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Questions About Myopia

Pediatric Eye Clinic

Myopia, more popularly referred to as nearsightedness, is a common refractive error currently affecting millions of Americans. While it’s a widely recognized problem, many still do not understand it completely. Your leading vision correction center, Myopia Institute, answers some frequently asked questions about this condition.

What Causes Myopia?

Myopia develops when there is a great distance between your eyes’ front and back parts. This refractive error may also occur when your cornea is curvier or your lens is thicker than the ideal. These structural irregularities cause light rays to be focused in front of the retina instead of on top of it.

What Happens When You Have Myopia?

Myopia’s hallmark symptom is having difficulties recognizing distant figures easily while you have no problems seeing nearby objects clearly. You may also develop eyestrain and headaches when trying to complete far-range tasks. You may have a hard time driving as well because street signs look blurry to you. If you experience any of these, visit your eye specialist for an eye exam.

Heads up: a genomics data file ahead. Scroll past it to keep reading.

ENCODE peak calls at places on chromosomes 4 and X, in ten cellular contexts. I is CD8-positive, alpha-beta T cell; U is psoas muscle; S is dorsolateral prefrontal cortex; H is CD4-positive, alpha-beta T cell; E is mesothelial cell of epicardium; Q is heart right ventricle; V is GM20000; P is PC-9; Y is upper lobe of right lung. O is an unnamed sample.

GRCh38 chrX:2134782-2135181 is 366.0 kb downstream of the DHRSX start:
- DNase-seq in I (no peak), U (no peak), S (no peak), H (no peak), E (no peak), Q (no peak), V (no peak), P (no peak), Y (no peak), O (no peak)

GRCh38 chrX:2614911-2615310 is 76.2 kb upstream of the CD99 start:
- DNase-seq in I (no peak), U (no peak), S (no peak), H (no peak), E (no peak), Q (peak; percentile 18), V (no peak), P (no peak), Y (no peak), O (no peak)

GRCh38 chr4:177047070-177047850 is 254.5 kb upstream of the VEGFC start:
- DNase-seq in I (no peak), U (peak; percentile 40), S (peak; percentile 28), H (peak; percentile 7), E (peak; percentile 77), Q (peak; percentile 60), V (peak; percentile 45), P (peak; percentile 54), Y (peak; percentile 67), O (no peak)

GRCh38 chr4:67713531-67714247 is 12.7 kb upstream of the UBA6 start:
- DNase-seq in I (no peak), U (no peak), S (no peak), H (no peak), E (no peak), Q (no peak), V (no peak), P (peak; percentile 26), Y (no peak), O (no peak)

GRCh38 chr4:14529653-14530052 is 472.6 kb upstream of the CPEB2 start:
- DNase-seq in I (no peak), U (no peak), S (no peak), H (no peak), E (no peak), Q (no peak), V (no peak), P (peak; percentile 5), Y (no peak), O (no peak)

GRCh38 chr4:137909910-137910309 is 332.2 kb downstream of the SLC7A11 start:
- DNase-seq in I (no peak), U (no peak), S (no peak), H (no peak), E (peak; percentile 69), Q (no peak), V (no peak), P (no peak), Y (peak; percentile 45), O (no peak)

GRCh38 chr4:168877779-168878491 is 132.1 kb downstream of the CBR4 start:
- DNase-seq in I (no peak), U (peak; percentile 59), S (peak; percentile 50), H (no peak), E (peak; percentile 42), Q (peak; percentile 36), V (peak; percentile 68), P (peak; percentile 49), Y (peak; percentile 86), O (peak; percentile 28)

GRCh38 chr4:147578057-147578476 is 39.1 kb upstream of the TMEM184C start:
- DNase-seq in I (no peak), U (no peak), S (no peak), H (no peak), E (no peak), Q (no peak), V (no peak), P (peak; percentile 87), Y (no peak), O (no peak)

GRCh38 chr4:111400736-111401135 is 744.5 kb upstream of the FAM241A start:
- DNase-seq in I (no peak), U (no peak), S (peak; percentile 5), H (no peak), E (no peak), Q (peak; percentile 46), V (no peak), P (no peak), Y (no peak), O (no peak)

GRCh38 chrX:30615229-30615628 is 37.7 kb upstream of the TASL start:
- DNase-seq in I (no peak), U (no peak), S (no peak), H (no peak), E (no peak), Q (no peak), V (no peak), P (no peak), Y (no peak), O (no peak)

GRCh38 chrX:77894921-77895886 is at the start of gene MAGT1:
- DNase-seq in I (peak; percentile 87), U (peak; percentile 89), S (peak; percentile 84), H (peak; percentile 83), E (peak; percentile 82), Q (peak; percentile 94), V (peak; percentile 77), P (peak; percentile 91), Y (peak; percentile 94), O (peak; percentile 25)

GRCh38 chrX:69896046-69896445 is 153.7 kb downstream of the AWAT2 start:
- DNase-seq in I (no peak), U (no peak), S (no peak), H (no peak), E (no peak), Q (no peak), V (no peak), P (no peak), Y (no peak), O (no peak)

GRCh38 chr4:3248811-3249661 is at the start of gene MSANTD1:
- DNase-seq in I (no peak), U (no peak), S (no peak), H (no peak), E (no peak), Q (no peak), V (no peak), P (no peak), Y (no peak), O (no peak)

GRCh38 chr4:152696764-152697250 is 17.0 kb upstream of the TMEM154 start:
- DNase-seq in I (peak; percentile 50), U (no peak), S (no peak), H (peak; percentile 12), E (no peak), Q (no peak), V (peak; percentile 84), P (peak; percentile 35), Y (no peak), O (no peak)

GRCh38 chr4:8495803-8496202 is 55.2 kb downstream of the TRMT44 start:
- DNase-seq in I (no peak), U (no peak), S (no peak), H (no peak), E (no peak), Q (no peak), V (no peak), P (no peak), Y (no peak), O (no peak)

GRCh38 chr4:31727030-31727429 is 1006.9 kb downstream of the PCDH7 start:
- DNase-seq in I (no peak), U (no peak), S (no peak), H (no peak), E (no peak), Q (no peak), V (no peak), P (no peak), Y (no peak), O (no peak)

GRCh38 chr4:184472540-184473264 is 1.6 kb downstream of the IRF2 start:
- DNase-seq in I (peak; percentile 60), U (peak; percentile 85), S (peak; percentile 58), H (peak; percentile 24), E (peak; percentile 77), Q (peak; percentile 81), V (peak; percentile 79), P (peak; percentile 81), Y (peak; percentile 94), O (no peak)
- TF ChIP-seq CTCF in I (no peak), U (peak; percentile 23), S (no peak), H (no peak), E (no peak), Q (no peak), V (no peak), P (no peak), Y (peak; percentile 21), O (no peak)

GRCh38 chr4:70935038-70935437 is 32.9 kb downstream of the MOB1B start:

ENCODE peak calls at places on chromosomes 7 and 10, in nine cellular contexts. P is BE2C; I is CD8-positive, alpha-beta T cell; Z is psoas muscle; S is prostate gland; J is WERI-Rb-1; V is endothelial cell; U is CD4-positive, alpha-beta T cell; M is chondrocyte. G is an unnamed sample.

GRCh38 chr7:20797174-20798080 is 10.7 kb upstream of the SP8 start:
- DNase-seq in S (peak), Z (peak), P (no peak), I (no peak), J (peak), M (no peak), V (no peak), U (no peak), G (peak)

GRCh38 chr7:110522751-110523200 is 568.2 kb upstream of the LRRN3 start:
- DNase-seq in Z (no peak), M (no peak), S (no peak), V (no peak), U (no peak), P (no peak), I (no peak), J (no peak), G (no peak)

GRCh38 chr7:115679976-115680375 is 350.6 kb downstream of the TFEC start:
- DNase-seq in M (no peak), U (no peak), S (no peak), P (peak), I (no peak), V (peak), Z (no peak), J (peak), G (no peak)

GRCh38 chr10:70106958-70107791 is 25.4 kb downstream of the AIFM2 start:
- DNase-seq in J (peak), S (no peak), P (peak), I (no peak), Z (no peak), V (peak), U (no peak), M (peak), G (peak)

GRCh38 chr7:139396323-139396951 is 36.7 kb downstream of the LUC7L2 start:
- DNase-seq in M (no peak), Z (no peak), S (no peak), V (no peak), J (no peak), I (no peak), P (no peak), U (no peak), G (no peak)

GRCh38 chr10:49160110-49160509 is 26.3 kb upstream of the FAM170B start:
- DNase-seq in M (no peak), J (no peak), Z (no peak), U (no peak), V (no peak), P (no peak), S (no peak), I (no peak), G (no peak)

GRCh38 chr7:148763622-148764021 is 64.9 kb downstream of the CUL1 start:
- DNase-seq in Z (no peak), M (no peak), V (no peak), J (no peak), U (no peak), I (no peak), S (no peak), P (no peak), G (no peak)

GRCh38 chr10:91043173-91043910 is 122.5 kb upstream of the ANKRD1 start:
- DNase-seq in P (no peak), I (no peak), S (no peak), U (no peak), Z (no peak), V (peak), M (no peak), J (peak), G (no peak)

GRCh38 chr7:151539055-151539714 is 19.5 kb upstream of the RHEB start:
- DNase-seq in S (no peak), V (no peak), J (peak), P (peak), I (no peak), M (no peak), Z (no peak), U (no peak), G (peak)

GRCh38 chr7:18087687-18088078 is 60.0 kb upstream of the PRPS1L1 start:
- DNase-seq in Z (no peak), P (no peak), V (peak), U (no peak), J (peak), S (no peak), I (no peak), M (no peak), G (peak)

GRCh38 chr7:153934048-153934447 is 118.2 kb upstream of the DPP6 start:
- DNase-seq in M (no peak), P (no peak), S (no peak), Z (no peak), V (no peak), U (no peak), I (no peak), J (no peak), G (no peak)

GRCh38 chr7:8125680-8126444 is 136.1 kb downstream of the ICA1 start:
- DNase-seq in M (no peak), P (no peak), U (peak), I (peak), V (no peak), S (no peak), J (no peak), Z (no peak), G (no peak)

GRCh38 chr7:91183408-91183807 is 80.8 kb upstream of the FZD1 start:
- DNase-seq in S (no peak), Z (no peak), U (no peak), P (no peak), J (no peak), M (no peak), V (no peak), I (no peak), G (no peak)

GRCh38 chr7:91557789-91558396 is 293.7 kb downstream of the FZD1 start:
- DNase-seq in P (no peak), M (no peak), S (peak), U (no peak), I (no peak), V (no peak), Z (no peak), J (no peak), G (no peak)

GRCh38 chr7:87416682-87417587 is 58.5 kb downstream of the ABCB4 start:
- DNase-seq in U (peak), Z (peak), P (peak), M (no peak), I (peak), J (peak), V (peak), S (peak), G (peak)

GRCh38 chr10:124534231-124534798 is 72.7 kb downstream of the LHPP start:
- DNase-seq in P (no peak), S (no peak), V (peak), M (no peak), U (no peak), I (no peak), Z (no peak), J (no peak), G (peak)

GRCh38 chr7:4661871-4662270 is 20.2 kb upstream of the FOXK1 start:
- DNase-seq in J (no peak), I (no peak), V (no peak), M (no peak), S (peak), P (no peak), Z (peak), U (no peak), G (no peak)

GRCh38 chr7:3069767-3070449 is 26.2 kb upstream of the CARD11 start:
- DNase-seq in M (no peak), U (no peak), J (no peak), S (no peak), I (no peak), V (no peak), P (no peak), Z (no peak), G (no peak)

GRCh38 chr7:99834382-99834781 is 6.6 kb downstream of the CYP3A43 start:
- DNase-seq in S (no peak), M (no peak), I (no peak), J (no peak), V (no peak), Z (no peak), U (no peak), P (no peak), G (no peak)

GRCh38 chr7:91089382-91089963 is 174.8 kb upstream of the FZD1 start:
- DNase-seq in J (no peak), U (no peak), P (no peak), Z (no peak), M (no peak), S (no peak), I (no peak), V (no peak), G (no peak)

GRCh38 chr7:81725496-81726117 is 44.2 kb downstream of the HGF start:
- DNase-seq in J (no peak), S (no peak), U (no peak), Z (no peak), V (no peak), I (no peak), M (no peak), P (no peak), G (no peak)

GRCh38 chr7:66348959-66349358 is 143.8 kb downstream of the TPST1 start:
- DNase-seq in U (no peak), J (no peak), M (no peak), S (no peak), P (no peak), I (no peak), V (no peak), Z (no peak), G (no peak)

Why Are Some People Nearsighted and Some Are Not?

A combination of risk factors may lead to myopia development. For one, heredity plays a pivotal role in establishing your chances of having this problem. If you have nearsighted relatives, you are more likely to be nearsighted yourself. A 2013 study also shows that certain genes involved in one’s metabolism, nerve processes and eye development may influence your risk of being nearsighted. Studies show that spending too much time doing close work and lack of outdoor activities may lead to this problem as well.

How Is Myopia Managed?

Using eyeglasses or contact lenses is the most common way to manage myopia. Corrective lenses help refocus light rays on your retina, helping you see better from afar. We may also suggest using orthokeratology lenses designed to be worn while you’re sleeping. They gently reshape your corneal surface through the night.

We may evaluate if you’re a good candidate for LASIK and other refractive surgeries. If these methods are inadequate at improving your eyesight, vision therapy is a great alternative. It involves performing eye exercises, gradually training your eyes to coordinate better with your brain.

Source: myopiainstitute

Pediatric Eye Clinic.

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